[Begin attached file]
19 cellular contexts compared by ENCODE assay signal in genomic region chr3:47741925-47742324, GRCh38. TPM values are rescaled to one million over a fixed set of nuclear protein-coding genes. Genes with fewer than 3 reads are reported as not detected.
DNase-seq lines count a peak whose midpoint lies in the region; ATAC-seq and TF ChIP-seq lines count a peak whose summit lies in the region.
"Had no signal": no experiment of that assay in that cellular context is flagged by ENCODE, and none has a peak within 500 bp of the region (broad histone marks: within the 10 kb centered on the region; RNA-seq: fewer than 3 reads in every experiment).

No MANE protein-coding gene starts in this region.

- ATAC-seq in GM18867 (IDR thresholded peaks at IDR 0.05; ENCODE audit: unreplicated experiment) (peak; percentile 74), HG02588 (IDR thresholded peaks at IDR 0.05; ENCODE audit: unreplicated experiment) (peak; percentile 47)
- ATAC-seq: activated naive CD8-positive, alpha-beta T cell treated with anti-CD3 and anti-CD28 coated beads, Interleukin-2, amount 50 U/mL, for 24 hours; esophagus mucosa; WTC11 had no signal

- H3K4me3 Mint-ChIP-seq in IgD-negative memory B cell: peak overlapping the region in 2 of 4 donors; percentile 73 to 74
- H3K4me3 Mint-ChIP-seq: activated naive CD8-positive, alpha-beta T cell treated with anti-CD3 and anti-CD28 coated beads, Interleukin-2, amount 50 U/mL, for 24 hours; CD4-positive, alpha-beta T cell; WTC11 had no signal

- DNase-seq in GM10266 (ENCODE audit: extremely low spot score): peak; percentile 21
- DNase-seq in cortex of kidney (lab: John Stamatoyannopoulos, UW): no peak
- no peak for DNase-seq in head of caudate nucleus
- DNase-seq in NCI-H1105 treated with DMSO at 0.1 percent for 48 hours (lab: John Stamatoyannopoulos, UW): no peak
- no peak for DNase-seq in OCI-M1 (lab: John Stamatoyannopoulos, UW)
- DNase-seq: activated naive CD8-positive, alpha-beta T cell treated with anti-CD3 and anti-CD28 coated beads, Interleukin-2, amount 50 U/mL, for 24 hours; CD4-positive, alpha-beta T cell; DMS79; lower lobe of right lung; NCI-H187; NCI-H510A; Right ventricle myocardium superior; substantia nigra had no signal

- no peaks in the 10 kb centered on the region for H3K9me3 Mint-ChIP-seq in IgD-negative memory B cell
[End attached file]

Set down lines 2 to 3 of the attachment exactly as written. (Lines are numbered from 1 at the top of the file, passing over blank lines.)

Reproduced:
DNase-seq lines count a peak whose midpoint lies in the region; ATAC-seq and TF ChIP-seq lines count a peak whose summit lies in the region.
"Had no signal": no experiment of that assay in that cellular context is flagged by ENCODE, and none has a peak within 500 bp of the region (broad histone marks: within the 10 kb centered on the region; RNA-seq: fewer than 3 reads in every experiment).